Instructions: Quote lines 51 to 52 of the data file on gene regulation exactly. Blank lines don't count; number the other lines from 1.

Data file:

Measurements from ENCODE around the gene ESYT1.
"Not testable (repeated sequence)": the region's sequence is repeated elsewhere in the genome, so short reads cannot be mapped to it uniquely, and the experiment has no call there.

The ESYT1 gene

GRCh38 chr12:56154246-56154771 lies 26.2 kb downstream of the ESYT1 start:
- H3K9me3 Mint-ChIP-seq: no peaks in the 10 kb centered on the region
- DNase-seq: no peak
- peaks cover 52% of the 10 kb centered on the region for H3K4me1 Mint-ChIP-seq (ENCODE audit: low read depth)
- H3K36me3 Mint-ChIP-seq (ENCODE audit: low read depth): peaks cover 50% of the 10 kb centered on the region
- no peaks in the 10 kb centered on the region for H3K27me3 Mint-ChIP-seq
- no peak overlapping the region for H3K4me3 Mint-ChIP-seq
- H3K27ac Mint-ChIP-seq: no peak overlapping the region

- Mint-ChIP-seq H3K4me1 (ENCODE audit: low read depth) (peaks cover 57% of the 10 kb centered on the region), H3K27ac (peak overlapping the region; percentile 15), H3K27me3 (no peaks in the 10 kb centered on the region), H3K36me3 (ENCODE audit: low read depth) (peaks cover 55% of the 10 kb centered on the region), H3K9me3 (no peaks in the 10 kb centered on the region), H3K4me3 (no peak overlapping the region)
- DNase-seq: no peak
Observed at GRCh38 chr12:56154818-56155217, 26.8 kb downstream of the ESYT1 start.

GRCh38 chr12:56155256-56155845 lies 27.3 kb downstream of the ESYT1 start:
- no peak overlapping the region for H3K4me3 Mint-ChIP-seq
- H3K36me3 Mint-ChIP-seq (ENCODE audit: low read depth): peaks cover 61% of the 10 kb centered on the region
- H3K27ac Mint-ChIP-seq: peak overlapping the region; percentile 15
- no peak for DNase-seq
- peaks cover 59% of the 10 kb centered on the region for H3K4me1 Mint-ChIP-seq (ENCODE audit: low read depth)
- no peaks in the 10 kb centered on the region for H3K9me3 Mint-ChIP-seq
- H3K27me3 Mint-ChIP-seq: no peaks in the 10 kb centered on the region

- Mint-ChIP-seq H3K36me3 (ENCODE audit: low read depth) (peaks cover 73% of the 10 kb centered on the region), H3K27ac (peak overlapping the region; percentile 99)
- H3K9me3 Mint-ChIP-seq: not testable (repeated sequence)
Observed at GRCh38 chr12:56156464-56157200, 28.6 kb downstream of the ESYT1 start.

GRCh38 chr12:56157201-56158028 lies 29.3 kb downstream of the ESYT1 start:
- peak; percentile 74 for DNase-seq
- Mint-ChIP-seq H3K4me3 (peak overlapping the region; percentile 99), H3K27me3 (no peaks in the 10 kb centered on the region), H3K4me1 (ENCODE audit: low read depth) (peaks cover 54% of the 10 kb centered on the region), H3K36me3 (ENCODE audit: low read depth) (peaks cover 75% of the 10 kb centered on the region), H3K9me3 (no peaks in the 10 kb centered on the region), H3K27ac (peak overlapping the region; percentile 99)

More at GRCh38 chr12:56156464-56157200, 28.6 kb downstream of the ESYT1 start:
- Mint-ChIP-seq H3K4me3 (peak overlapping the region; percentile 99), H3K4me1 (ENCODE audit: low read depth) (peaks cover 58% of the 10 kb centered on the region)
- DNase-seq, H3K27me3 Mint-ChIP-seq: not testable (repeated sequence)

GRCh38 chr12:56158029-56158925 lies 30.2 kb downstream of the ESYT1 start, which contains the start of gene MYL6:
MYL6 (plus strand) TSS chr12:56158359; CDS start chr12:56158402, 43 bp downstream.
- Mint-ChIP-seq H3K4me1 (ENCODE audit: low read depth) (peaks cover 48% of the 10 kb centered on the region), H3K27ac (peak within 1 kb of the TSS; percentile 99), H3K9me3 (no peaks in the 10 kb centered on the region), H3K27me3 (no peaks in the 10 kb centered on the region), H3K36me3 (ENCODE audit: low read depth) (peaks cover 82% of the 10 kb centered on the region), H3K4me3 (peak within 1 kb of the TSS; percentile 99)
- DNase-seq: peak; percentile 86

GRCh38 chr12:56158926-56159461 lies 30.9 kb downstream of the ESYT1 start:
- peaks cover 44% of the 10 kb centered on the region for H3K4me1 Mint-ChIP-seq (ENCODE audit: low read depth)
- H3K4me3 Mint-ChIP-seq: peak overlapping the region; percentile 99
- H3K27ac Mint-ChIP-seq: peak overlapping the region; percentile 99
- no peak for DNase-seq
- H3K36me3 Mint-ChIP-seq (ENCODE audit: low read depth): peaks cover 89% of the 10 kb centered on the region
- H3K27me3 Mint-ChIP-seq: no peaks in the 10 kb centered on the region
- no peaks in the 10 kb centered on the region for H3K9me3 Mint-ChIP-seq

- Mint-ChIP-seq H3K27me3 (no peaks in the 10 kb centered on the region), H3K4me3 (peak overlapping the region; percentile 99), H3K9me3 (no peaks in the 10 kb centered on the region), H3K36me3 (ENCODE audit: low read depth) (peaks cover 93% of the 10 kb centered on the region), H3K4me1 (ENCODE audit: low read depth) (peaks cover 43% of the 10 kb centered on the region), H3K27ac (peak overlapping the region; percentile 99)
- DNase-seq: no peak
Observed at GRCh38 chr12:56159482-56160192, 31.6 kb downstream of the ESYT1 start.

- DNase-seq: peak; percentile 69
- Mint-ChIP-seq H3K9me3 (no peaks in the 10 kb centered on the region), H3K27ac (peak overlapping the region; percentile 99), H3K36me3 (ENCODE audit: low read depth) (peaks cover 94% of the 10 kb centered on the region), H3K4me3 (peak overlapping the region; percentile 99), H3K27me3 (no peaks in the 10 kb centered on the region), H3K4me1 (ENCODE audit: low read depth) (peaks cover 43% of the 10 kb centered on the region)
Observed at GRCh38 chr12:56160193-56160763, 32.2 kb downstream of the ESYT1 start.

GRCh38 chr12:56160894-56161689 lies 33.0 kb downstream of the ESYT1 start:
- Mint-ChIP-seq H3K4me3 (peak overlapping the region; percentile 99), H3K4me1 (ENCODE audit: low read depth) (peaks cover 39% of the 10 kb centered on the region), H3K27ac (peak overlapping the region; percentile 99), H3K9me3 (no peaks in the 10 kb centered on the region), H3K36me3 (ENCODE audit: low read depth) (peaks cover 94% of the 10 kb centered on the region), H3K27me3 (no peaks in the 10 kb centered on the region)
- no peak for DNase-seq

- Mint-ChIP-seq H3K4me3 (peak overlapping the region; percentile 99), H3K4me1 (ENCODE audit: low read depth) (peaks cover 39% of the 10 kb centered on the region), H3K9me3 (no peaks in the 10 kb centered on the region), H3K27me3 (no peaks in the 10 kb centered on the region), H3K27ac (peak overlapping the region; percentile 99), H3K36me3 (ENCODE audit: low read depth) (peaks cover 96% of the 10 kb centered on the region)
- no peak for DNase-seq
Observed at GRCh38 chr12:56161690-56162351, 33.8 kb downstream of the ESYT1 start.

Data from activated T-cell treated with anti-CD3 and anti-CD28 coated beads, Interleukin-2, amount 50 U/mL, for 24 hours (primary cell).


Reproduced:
- Mint-ChIP-seq H3K4me3 (peak overlapping the region; percentile 99), H3K4me1 (ENCODE audit: low read depth) (peaks cover 39% of the 10 kb centered on the region), H3K27ac (peak overlapping the region; percentile 99), H3K9me3 (no peaks in the 10 kb centered on the region), H3K36me3 (ENCODE audit: low read depth) (peaks cover 94% of the 10 kb centered on the region), H3K27me3 (no peaks in the 10 kb centered on the region)
- no peak for DNase-seq